You searched for: Karl%2520Michael%2520Vogler

Patton / B2 / Japan


Poster Poster
Patton - Rebell in Uniform (West Germany)
Year of Film
Franklin J. Schaffner
George C. Scott, Karl Malden, Stephen Young, Michael Strong, Carey Loftin, Albert Dumortier, Frank Latimore, Morgan Paull, Karl Michael Vogler
Origin of Film
Genre(s) of Film
George C. Scott, Karl Malden, Stephen Young, Michael Strong, Carey Loftin, Albert Dumortier, Frank Latimore, Morgan Paull, Karl Michael Vogler,
Type of Poster
Style of Poster
Origin of Poster
Year of Poster
Size (inches)
20 6/16" x 28 14/16"
SS or DS

This is the original Japanese poster for the award-winning biography of General George S. Patton, the celebrated US Army officer who led successful campaigns during World War II. The film, simply titled Patton, was in development for several years and was something of a passion project for producer Frank McCarthy who had worked at the United States Department of War during WWII. The film was directed by Franklin J. Schaffner (arguably best known for Planet of the Apes, 1968) and starred the late actor George C. Scott in one of his most celebrated roles as the eponymous general. Karl Malden also appears as fellow senior officer, General Omar N. Bradley. The screenplay was written by Francis Ford Coppola and Edmund H. North, with the pair (who never worked together in person) basing their screenplay on two biographies of Patton. 

The film opens with a famous monologue where Patton addresses unseen troops in front of a giant American flag. The rest of the film, which clocks in at over three hours and features an intermission, deals with incidents from Patton’s career during World War II, including his successful campaigns in North Africa and Sicily. This includes controversial incidents that had a severe effect on his standing with the military top brass, including Allied Commander General Dwight Eisenhower (later US President). One involved him berating and slapping a shell-shocked soldier, which saw him reprimanded and forced to apologise to the entire division. Patton is depicted as something of a glory chaser, wanting to be at the front of any campaign and pushing the soldiers under him to their limits, with punishing schedules and lack of rest and relaxation. The final third of the film depicts his legendary sweep through Europe and into Germany before the eventual surrender of the German forces.

The film’s production design is incredible and, although largely filmed in Spain, the locations feel very authentic and the numerous battle scenes are suitably epic with plenty of actual military hardware in use (as opposed to the CGI that would be employed today). The film would justly win the Academy Award for Best Art Direction. It was also the Best Picture and Best Director winner at the 1971 ceremony, winning seven awards in total. Infamously, Scott won for Best Actor but declined the award, saying the politics around the ceremony was “demeaning” and that the show amounted to nothing more than “a two-hour meat parade”. The film remains one of the best War films made to this day. Note the Dimension 150 logo on this Japanese B2 poster which refers to an ultra-widescreen format, similar to Cinerama, that was only employed by two productions (The Bible being the other).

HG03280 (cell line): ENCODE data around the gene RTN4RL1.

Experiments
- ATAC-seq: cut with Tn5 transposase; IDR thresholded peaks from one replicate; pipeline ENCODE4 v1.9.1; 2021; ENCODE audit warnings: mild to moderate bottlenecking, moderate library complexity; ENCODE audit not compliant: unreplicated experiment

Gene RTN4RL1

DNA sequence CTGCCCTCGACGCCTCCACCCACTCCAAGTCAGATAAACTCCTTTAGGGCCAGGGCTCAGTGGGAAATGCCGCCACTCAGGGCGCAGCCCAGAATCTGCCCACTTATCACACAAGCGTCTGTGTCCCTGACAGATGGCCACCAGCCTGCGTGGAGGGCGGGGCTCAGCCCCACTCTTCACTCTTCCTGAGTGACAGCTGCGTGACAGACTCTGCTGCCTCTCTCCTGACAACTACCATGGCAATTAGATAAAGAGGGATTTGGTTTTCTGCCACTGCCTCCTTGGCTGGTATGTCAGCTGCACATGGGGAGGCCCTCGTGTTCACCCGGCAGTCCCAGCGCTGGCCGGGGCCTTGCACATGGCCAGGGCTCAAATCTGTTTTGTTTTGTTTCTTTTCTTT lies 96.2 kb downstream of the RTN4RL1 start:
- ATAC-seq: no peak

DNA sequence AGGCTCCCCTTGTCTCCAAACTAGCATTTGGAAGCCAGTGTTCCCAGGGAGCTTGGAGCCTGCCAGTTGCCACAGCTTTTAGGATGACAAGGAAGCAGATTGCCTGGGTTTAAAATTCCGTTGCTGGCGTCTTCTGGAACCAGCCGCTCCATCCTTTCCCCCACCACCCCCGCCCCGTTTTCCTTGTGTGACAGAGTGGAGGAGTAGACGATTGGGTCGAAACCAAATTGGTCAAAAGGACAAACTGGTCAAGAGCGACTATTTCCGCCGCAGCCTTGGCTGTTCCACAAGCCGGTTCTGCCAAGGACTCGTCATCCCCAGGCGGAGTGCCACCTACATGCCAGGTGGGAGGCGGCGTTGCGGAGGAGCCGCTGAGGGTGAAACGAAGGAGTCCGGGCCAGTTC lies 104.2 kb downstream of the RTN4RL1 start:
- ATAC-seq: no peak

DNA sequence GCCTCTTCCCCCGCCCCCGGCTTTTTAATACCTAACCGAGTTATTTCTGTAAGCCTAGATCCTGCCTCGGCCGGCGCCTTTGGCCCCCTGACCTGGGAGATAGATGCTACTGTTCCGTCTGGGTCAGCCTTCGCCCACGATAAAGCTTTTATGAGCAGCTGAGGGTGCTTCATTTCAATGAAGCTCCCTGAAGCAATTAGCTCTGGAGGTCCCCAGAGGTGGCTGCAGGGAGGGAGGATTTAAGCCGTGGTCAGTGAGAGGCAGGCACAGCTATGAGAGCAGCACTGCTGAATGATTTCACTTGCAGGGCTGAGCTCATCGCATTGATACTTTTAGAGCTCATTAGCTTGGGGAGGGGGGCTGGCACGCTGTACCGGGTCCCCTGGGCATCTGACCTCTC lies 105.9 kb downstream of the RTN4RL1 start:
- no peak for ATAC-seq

Deep End / quad / UK


Poster Poster

Polish director Jerzy Skolimowski’s Deep End is one of those films that leaves a lasting impression on anyone who sees it, but it was sadly considered to be a ‘lost’ film for many years and was practically impossible to see after its initial cinema opening in a handful of countries. The film was briefly available on VHS in the UK but was never released on DVD. In 2011 the BFI restored and re-released it at the cinema and also issued a blu-ray version complete with several extras, which is utterly superb and well worth picking up.

The film focuses on Mike (John Moulder-Brown) a teenager who leaves school and gets his first job working at a local swimming baths. There he meets Susan (Jane Asher) an older woman with whom he quickly becomes infatuated. Without spoiling things too much, the film builds to a fairly shocking climax which has been known to polarize viewers. Jane Asher looks absolutely stunning and really plays the seductive, care-free Susan perfectly – it’s not hard to understand the reasons behind Mike’s infatuation!

Skolimowski was a contemporary of Roman Polanski and was mentored by the great Polish director Andrzej Wajda. He completed several films in Poland throughout the 1960s before moving to the UK where he made Deep End and a couple of other features. He then left to Los Angeles where he took up painting and occasionally acted in films, notably in White Knights and more recently in David Cronenberg’s Eastern Promises. His 17 year hiatus from directing ended in 2008 with the release of Four Nights with Anna and he made the spartan thriller Essential Killing with Vincent Gallo in 2010.

This poster by an unknown graphic designer is the quad that was printed when the film was given a wider UK release. The premiere showing had actually been at the Academy Cinema One on London’s Oxford Street and the poster for this was done by the legendary designer Peter Strausfeld (his Seven Samurai poster is on this site here).

The original trailer is on YouTube.